Hot Dirt: Alchemy Surfaces, 2022-2023

Wilde continues to explore the ontology of holes and material sustainability within her art practice. Her current works push the boundaries of glaze alchemy and multi-layered configurations to create contemporary art objects with conceptual tensions, frequently described by viewers as simultaneously pleasant and uncomfortable to view. Founded on ecological studies of Aotearoa coastlines, flora and fauna – a hidden world of cause and effect emerges. A self-proclaimed “messy maker”, Wilde is candid about the heavy experimental nature of her work and her obsession with varied surface treatments to produce unique, unpredictable results. Exhibition dates TBC

“I develop my mediums and objects through continuous play. Habitually observing the many textures in nature combined with a growing interest in organic chemistry in art and re-inventing to reduce waste. My latest sculptures possess a dual relationship of conscious ecological observations and an unconscious portrayal of personal life events. Perhaps I’ve always made art this way but have only recently reflected on this combined cognitive aesthetic.”

The Trusts 35th Arts Exhibition, 2022

Title: Puia Nui, ceramic, stains, site-specific slip and raku glaze, 2022. Winner of The Ceramics Merit Award. Available for purchase by email enquiry.

The Hole Ontology, 2021

Using methodical experimental processes Karen Wilde’s work engages with object materiality, space and its surroundings.  Wilde occasionally incorporates digital materials such as projected images and audio into her sculptural installations to create an immersive viewer experience.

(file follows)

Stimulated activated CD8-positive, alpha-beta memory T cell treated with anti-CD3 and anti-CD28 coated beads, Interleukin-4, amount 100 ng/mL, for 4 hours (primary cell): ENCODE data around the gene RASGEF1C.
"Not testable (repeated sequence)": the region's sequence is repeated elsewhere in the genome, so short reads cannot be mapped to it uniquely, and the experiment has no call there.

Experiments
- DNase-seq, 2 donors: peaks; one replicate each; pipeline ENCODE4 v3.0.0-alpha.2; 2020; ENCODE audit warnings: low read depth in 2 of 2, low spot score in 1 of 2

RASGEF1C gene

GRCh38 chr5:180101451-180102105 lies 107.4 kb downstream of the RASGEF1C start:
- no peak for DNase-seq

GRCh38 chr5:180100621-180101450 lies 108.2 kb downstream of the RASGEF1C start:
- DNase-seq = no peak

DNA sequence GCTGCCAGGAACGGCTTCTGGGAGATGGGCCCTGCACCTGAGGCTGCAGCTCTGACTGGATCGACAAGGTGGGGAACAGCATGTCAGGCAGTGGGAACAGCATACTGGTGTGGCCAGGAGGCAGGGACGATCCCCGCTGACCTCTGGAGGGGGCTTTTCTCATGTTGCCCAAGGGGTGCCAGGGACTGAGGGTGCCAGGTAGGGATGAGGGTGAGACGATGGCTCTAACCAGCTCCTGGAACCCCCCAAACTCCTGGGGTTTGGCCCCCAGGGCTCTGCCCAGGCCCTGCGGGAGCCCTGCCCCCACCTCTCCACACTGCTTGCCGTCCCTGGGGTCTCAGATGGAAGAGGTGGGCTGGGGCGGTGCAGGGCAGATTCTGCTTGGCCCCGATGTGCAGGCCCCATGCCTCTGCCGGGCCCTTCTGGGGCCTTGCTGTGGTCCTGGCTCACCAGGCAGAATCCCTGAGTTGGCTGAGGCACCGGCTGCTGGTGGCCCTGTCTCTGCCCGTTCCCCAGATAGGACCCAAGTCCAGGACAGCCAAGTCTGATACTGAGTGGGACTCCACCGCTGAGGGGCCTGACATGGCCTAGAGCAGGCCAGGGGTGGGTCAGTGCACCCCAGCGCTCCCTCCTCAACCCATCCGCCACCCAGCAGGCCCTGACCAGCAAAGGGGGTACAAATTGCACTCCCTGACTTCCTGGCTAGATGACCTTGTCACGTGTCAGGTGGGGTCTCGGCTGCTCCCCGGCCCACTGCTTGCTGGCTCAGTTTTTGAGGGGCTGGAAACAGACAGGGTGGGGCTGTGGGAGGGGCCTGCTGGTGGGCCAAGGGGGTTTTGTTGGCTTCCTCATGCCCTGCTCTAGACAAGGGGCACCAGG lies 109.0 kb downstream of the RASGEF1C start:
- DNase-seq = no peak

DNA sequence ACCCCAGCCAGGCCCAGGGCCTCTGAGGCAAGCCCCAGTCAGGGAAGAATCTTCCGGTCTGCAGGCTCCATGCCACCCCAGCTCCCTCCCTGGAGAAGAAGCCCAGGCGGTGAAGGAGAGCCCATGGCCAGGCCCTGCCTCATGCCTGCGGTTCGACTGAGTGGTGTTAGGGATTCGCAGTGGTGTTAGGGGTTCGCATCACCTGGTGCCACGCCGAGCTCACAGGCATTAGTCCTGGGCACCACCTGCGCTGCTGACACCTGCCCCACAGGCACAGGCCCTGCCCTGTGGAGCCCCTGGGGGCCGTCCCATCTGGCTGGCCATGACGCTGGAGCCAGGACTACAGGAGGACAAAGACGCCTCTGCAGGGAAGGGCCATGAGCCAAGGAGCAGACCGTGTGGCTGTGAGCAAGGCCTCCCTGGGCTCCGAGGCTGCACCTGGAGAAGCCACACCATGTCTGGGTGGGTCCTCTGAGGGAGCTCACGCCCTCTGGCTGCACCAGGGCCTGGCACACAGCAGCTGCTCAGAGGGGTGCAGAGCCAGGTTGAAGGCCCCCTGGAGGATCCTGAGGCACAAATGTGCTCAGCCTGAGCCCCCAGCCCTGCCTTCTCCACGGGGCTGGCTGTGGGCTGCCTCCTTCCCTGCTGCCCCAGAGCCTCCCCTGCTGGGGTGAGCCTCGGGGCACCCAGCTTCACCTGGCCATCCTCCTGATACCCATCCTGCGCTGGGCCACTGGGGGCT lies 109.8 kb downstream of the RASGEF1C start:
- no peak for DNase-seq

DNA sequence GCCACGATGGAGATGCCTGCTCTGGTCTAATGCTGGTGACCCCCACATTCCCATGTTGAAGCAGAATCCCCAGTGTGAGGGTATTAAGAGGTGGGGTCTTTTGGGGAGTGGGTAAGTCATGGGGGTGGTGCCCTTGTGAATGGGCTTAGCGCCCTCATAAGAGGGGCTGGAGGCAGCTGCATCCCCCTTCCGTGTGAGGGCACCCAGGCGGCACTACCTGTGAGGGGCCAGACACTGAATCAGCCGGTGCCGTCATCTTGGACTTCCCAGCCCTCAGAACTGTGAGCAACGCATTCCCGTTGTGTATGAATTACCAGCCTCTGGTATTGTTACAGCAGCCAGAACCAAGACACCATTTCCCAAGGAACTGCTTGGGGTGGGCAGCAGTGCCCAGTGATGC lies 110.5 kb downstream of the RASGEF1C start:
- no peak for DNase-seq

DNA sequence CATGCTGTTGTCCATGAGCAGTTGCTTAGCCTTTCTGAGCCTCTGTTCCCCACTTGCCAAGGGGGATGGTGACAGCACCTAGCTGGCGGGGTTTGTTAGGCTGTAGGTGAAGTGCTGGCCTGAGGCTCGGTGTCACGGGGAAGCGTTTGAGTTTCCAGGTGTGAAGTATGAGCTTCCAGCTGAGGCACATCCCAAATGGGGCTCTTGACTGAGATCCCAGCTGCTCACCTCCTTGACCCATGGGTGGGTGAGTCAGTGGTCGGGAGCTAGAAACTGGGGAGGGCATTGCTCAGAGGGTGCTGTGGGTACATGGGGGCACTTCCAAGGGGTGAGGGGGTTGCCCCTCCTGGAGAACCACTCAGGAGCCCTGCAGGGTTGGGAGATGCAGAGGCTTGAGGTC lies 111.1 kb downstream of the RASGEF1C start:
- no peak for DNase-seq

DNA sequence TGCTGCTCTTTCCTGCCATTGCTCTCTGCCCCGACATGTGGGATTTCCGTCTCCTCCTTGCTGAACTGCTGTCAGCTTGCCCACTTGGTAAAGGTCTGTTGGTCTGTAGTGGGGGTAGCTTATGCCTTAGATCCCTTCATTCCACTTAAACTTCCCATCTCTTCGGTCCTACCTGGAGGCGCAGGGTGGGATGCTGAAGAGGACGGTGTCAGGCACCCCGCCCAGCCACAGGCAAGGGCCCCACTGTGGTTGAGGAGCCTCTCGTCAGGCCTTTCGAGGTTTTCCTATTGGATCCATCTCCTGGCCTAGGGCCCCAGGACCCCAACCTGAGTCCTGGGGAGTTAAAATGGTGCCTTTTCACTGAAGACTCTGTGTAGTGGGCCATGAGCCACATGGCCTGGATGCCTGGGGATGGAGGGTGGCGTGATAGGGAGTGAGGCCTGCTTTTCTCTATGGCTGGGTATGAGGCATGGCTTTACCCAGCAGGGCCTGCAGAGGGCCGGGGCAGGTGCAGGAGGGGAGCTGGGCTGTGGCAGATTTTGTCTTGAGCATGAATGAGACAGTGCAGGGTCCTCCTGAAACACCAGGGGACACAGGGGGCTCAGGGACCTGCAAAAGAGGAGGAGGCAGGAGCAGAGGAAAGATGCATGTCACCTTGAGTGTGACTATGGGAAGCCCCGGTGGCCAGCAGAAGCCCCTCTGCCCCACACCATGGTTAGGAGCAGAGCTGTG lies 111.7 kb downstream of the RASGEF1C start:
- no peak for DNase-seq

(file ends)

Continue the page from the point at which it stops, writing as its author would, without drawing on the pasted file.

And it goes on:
The Hole Ontology, examines holes in relation to object, body, sound and space.

My sculptural artwork is an ontological study of holes and their symbiotic negative and positive relationship with space.  The artworks distort the figurative form and pictorial language of holes into non-objective sculptures.  Through repetitive methods—pushing materials with blunt objects and creating unified tension through increased proximity—objects come to resemble unidentifiable cells, fossils and organic forms.  I am the puppeteer of these objects; an architect of the scale and the space they occupy.  Attempting to find a balanced critical distance by presenting both analogue and digital operations: processes that should not fight for attention but instead, work in unison to mimic a fantasized state of immersion.”  Karen Wilde, The Hole Ontology 2021.

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